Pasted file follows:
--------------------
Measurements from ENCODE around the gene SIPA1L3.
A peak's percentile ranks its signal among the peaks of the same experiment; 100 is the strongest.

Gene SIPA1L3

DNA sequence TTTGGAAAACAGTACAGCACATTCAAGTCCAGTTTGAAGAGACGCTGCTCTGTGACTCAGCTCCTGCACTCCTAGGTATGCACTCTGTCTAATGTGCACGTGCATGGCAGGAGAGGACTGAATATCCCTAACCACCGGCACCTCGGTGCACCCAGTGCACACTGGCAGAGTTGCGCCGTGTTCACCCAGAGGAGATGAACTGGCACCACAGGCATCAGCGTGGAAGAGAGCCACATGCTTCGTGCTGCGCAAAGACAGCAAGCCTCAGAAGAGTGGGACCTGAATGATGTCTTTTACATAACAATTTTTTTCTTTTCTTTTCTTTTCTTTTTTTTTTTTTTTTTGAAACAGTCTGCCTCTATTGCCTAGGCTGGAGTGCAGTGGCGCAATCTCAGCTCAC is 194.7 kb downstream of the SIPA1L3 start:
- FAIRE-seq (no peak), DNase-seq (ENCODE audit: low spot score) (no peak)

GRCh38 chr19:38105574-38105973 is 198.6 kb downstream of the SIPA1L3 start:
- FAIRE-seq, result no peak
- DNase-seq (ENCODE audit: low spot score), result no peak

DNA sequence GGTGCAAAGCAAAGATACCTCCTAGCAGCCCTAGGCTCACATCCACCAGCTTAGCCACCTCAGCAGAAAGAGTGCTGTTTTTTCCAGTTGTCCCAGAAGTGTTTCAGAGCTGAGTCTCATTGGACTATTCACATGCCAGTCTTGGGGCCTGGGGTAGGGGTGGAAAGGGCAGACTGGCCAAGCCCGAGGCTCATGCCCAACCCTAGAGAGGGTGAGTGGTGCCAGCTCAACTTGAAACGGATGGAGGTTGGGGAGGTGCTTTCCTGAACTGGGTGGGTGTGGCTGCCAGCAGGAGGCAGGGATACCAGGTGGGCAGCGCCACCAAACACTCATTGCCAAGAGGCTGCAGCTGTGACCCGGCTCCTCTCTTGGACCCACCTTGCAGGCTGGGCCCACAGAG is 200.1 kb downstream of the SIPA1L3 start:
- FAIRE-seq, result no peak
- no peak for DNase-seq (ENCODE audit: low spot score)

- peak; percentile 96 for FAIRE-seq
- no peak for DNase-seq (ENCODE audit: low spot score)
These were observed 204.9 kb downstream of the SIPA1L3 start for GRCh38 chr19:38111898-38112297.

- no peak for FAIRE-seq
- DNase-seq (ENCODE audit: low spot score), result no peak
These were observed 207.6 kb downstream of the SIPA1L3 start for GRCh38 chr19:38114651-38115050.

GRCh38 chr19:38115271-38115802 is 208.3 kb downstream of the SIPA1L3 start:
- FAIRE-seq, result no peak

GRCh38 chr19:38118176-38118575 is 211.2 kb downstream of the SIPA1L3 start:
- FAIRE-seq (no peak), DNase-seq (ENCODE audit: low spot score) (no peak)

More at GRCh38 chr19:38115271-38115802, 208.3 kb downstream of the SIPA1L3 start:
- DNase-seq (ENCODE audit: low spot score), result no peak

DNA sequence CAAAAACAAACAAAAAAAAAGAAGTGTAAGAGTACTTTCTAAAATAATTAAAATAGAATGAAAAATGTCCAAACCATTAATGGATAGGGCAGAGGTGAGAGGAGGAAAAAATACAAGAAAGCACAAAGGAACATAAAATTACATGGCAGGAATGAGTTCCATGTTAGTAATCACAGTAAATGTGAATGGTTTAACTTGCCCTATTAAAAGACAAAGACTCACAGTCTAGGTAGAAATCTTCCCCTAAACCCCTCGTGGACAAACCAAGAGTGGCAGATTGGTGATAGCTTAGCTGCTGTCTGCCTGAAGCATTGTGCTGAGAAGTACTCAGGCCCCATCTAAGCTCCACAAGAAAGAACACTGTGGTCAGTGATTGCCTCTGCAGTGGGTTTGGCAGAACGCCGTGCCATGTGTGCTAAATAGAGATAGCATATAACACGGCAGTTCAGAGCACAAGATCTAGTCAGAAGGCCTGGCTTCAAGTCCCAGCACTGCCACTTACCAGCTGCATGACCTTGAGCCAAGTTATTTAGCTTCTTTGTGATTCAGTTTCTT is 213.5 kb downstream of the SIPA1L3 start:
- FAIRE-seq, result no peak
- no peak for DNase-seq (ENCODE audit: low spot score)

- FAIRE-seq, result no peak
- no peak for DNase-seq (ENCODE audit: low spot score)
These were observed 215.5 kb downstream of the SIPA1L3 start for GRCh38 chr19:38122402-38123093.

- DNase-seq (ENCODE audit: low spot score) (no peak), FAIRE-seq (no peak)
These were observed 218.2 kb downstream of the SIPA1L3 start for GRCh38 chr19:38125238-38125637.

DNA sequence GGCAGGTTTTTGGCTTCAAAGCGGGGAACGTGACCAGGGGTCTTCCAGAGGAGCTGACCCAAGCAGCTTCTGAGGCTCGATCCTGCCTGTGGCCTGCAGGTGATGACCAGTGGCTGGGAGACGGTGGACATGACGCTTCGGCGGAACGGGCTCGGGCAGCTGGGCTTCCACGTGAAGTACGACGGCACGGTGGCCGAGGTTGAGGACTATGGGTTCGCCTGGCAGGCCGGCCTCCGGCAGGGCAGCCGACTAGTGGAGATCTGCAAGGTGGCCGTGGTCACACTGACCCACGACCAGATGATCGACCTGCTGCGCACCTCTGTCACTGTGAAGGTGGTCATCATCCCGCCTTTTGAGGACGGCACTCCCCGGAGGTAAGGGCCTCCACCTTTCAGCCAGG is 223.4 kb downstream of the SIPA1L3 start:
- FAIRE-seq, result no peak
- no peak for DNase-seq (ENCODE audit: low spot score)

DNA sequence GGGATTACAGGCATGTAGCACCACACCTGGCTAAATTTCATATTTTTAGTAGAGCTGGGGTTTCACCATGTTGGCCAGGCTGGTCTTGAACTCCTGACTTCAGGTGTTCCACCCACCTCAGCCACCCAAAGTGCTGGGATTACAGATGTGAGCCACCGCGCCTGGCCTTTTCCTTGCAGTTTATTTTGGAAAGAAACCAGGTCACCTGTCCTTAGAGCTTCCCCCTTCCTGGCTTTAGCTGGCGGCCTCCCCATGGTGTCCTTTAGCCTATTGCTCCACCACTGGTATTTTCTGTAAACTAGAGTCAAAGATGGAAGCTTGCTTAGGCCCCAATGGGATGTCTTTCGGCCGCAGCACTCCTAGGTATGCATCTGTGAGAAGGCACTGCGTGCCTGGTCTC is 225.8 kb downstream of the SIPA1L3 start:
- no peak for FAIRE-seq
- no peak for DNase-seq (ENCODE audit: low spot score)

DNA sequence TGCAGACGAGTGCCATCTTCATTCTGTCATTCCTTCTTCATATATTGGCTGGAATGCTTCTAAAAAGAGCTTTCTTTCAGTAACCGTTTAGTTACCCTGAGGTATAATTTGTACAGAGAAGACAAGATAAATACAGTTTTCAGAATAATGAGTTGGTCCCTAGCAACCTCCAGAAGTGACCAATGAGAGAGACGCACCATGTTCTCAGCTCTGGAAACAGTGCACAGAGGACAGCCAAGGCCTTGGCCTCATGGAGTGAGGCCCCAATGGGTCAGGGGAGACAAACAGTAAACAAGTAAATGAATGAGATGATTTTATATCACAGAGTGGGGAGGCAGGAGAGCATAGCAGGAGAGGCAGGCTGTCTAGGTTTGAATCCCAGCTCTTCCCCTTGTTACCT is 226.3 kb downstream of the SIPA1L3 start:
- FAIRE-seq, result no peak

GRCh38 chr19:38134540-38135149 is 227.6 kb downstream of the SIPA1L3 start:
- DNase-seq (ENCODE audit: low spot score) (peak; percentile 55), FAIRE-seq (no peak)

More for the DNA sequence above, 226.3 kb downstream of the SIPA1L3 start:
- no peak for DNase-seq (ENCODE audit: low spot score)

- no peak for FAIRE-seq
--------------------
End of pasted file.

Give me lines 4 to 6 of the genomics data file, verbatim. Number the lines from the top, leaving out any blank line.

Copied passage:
DNA sequence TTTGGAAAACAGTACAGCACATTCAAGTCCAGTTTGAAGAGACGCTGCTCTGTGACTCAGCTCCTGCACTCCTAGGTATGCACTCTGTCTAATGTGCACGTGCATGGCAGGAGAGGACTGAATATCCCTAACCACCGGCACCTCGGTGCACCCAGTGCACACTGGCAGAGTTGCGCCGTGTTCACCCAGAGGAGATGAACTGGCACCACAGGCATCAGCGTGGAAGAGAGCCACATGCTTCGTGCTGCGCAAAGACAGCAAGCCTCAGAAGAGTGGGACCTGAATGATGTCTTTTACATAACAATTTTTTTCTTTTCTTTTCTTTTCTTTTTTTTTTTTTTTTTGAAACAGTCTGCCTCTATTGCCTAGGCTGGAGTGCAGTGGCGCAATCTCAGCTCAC is 194.7 kb downstream of the SIPA1L3 start:
- FAIRE-seq (no peak), DNase-seq (ENCODE audit: low spot score) (no peak)

GRCh38 chr19:38105574-38105973 is 198.6 kb downstream of the SIPA1L3 start: